Graduate recruiters should provide ‘tick box’ feedback

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By Future Trainee on


Prioritise clarity over uncertainty when rejecting training contract applicants

“We regret to inform you that we are unable to invite you to the next stage of the selection process. Due to the high volume of applications we receive, we are unable to provide individual feedback at this stage.”

For those who have engaged in the process of applying for vacation schemes and training contracts at reputable law firms, the words above likely appear all too familiar.

Competition for training contracts is fierce, with the average success rate standing at approximately 2% per firm. Yet whilst rejections are almost an inevitable part of the process, it is naturally disheartening to receive an automated rejection email without any further clarity. Candidates often feel as though they have been left in the dark, not knowing where they went ‘wrong’ or how to improve for the future.

Admittedly, the lack of tailored feedback seems somewhat understandable. It is infeasible time-wise to expect law firms to review thousands of individual applications and provide detailed explanations behind every decision they make. In all fairness, candidates who have progressed to the final stage often do benefit from personalised feedback if they narrowly miss out on a vacation scheme or training contract offer. However, when considering the sheer number of applicants who will not progress beyond the first stage for any given firm, I do not believe that this approach alone is sufficient. The time and effort spent filling out the initial application form for just one law firm, let alone multiple, should not be understated. Many applicants are either studying or in part-time or full-time jobs. Accordingly, they will have external commitments to balance alongside networking, attending open days and researching various law firms. In my opinion, all applicants deserve to be adequately compensated for their time. I therefore thought of a middle ground that could facilitate a smoother application process for the many thousands of individuals involved.

My idea is that there should be a tick-box feature when a member of graduate recruitment or human resources reads an application form and decides not to progress with it. The recruiter would be presented with a list of possible reasons for turning down an applicant, and would be required to tick a box next to the most relevant one(s). If the applicant ‘opts in’ prior to submitting their form (also by ticking a box), these reason(s) would be included in the email informing them of their decision. Some examples of these could be as follows:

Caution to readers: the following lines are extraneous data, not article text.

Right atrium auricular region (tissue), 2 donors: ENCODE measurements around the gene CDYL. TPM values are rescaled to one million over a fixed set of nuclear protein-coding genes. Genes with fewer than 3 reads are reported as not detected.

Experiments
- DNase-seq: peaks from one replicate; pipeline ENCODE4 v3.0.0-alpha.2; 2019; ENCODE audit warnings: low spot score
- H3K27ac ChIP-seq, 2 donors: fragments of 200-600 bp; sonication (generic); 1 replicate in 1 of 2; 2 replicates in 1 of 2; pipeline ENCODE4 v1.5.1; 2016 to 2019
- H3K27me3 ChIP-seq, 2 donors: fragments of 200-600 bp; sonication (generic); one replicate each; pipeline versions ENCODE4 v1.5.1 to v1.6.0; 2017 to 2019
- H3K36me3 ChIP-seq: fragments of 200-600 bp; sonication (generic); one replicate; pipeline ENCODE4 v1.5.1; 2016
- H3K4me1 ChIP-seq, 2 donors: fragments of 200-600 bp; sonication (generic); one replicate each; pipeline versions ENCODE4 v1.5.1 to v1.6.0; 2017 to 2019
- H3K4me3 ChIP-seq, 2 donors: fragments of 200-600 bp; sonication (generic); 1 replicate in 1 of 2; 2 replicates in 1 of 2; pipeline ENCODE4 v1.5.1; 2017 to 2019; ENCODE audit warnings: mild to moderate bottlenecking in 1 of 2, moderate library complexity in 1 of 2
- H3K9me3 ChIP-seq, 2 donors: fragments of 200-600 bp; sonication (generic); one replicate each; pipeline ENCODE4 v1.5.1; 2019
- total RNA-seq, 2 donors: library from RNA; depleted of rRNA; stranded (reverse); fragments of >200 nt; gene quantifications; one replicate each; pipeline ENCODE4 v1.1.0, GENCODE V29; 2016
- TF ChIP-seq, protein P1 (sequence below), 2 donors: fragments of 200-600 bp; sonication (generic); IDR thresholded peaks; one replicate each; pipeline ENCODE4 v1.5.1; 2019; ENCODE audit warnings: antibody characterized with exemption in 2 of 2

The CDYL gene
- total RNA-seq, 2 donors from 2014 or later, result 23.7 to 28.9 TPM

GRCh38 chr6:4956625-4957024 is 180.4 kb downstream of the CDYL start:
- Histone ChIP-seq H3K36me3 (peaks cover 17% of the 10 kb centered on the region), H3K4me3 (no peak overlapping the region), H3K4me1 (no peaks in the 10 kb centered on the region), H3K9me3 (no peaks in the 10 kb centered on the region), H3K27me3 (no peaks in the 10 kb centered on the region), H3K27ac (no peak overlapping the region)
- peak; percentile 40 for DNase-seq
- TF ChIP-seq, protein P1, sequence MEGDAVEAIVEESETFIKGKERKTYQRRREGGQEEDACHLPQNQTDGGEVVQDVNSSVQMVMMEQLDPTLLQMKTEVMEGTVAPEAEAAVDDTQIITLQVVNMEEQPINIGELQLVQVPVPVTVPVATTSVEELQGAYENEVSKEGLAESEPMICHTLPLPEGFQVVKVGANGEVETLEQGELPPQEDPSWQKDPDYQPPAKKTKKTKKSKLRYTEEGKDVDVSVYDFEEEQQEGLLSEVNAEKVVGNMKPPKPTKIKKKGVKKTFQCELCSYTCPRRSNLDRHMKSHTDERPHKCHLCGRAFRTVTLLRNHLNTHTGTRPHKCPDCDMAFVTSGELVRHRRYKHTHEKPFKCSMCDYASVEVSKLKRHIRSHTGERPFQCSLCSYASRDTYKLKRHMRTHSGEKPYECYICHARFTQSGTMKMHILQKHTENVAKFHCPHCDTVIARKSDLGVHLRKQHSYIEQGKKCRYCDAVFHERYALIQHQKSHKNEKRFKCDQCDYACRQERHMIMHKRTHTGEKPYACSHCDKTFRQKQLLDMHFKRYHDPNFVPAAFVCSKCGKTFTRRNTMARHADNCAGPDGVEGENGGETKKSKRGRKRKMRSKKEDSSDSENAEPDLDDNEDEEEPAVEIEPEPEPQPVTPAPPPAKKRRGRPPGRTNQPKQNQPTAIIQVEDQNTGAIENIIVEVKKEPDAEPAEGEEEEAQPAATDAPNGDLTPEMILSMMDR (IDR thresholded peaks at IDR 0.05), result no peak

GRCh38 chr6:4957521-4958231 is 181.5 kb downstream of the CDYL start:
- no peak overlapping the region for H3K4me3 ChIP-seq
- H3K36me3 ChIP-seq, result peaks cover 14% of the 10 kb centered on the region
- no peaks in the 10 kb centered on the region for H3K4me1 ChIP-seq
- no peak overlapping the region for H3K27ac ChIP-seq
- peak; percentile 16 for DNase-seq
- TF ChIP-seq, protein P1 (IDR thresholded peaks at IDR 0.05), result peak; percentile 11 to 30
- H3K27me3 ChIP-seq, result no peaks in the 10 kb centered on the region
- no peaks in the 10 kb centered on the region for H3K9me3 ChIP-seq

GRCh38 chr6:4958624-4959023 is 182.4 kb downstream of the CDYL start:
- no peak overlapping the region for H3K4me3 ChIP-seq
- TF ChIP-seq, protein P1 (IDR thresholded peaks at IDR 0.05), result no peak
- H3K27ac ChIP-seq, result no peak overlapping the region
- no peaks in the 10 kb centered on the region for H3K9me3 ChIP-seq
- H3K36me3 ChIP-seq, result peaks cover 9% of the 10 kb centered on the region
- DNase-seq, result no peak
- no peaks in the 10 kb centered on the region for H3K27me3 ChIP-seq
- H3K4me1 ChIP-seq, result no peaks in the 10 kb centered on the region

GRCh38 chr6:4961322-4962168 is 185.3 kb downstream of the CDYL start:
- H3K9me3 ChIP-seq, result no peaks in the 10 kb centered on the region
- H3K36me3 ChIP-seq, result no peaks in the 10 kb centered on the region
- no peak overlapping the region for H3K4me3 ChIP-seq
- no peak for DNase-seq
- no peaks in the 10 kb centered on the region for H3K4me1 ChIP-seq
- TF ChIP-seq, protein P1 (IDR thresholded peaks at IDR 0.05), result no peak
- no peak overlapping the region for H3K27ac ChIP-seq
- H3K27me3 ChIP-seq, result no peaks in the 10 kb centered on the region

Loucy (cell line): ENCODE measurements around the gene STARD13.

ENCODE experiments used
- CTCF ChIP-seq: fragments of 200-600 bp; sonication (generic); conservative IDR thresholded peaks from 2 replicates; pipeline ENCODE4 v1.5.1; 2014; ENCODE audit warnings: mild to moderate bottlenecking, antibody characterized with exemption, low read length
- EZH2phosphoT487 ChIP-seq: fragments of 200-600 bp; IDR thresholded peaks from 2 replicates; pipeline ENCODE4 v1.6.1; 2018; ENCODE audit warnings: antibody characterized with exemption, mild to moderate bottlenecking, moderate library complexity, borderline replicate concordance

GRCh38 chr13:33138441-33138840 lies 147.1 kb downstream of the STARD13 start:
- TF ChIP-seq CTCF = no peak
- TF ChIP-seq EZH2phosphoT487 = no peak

• There was insufficient demonstration of commercial awareness
• The applicant did not answer the questions asked on the form
• Answers are too brief
• Answers are too generic/not tailored to the firm
• The applicant did not sufficiently demonstrate motivation to pursue a career in law or commercial law
• There was at least one grammar or spelling mistake
• The applicant did not meet the initial requirements (e.g. they are not in the correct year of university/they have achieved or are predicted lower than a 2:1 with no extenuating circumstances or relevant contextual information)
• The applicant did not demonstrate particular skills (e.g. if they used “we” instead of “I” when answering competency questions and therefore did not show what they themselves had done in the situation)
• The application was submitted too late because recruitment is on a rolling basis and places have already been filled

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An email using this system may therefore, for example, state:

“We regret to inform you that we are unable to invite you to the next stage of the selection process. The main reason was identified as follows:

• Your application did not demonstrate sufficient motivation to pursue a career in commercial law.”

I do not anticipate that this would add much time to the application process at all. However, I acknowledge that it may seem equally harsh to receive an email similar to the one above, but as previously mentioned, the feature would be on an ‘opt-in’ basis.

By prioritising clarity over uncertainty, it may save applicants hours or even days of wondering what the exact reason was for their rejection. It would not dictate definitive changes they should make, but it would steer them in the right direction for future applications as they would know broadly which area(s) they should work on. This would particularly benefit individuals who do not have readily accessible contacts to read over and offer guidance on their application forms.

I also believe that this policy would improve transparency in the application process and reduce the possibility of any bias, albeit unconscious. It would perhaps shift emphasis away from the universities attended by applicants or the work experience that they have been fortunate enough to partake in, as these factors would not be included in the list of reasons to turn applicants down. Instead, greater weight would be given to invaluable characteristics such as motivation, teamwork and resilience.

I understand that some law firms may not wish to implement a system such as this, and therefore it should be a personal choice. However, law firms rightly attach importance to values such as support, inclusion and open communication. I therefore believe that such values could be extended to, and reflected in, the entire application process.

The author of this article is a future trainee solicitor at an international law firm.

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